The challenges and stresses of today may have all of us gritting our teeth. The ups and downs of the economy and the persistence fluctuations in our personal lives make us realize that nothing is routine any more. For many, the impact is evident in our mouths. Although teeth are designed to contact, in most normal function, they never actually touch. Typically when we are eating, there is a bolus of food between the teeth that is being crushed or torn to aid in digestion. The amount of “normal wear and tear” on the tooth surfaces due to actual chewing is relatively mind in most situations. It would take many decades of abusive chewing to appreciate any significant attrition of tooth surfaces. However during parafunctional habits, like clenching and grinding, our teeth are in direct contact. The destructive forces applied to the teeth can exceed several hundred pounds of force per square inch. The cumulative effects on the teeth can be devastating.
Enamel is the hardest substance in our bodies and is designed to be incredibly durable in normal function. In areas of the tooth where functional contact is typically anticipated, the enamel is approximately 2mm thick. In a healthy mouth with balanced tooth contact, this enamel can last a lifetime. If this enamel is lost, then the next layer of the tooth, the dentin, is not nearly as resilient. The dentin can be up to 8 times softer and therefore will begin to melt like butter, if it is asked to perform in an environment that was destructive enough to break down enamel. Initially, the evidence of parafunctional habits is insidious to identify. Although persistent, the damage is slow. Then, as the enamel is lost, and the dentine is exposed, the teeth begin chipping and wearing at an accelerated rate.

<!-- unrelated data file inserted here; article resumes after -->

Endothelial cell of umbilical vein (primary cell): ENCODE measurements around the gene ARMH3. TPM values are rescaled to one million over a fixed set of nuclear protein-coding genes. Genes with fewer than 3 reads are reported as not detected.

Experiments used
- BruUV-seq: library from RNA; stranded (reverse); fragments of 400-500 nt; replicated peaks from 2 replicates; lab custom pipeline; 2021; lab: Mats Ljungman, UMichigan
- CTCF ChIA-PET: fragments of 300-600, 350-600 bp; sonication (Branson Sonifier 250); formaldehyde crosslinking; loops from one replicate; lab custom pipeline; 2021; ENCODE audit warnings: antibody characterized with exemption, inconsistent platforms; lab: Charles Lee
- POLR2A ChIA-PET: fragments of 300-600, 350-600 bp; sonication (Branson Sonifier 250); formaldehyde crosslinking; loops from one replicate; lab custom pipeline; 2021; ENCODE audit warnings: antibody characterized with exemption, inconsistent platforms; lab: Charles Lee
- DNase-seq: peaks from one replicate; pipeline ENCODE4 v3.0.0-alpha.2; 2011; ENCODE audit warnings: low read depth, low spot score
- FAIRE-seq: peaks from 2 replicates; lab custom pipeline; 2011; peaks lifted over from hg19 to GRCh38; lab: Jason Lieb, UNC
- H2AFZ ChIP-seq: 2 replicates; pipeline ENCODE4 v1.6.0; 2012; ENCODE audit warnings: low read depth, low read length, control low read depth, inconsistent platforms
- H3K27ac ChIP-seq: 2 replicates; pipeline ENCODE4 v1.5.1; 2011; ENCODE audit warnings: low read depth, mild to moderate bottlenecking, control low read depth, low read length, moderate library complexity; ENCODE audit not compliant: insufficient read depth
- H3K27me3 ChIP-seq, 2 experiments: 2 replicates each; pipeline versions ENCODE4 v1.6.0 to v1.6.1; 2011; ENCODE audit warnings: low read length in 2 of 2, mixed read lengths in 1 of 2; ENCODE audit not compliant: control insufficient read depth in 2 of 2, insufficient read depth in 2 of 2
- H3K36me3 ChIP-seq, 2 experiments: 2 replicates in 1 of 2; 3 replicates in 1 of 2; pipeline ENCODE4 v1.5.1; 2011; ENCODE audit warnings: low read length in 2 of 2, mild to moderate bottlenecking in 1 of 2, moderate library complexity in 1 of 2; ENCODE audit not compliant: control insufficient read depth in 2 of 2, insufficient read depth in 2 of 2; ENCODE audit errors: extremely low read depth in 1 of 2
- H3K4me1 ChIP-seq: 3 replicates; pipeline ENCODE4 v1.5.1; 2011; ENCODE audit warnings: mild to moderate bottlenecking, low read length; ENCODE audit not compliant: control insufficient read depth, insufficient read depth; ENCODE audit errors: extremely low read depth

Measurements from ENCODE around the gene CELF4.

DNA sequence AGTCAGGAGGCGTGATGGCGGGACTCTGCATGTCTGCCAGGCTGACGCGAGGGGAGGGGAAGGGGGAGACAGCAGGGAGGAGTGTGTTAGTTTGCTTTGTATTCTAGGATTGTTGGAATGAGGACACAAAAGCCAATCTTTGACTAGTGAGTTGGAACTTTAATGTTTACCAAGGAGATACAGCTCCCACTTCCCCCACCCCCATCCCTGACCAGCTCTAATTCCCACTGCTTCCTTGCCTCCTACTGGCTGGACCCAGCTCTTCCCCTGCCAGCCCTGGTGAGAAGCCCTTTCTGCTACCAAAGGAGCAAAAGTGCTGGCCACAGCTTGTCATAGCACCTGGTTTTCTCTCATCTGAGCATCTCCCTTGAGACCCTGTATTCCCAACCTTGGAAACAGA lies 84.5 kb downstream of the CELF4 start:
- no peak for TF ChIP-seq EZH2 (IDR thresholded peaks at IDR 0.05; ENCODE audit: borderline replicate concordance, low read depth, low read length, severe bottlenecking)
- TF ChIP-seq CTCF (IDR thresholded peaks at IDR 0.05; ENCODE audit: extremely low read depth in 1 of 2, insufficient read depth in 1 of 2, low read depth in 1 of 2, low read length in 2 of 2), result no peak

The signs of clenching and grinding can vary from patient to patient. These may include:
• Worn and chipped teeth
• Teeth that look shorter or square
• Sensitivity to temperature or biting pressure
• Recession of the gums
• Teeth that drift or move
• Sore jaw muscles
• Joint pain
So how do you know if you are destroying your teeth by clenching and grinding? Studies tell us that at least 10% of the population are active persistent grinders or clenchers, and probably as many as 50% have recurring periodic episodes of parafunction. Our goal is to identify those at risk early, before the damage is too extensive. Many, unfortunately, are un-aware of their damaging habits. Although some individuals may actually grind their teeth in daily activities, most will do it when sleeping. Typically parafunctional habits are associated with REM sleep and may last 15-20 minutes, recurring many times through the evening. Sometimes a sleeping partner can hear the gnashing and grinding of the teeth. Sometimes, as in the case of clenchers, there may not be any noise at all. Sleep studies or even small monitors that measure facial muscular activity can verify the occurrence. The end result, however, can be readily identified from forensic evidence in a complete dental exam. Through the process of a thorough exam, which would involve an occlusal analysis and photographic documentation, the dentist can quantify the impact of the condition and begin to recommend solutions. In our next article we will discuss some of the causes and treatment solutions in managing this problem.
Dr. Scott Finlay is restorative and cosmetic dentist in the Annapolis Area. He is an Accredited member dentist of the American Academy of Cosmetic Dentistry and an Examiner for the American Board of Cosmetic Dentistry. He is also a lead faculty member of the Dawson Academy and teaches dentists across the country and in Europe in postgraduate settings, the management of occlusal disease in relationship to the restoration of anterior teeth. Information about Dr. Finlay and his practice can be found at www.AnnapolisSmiles.com.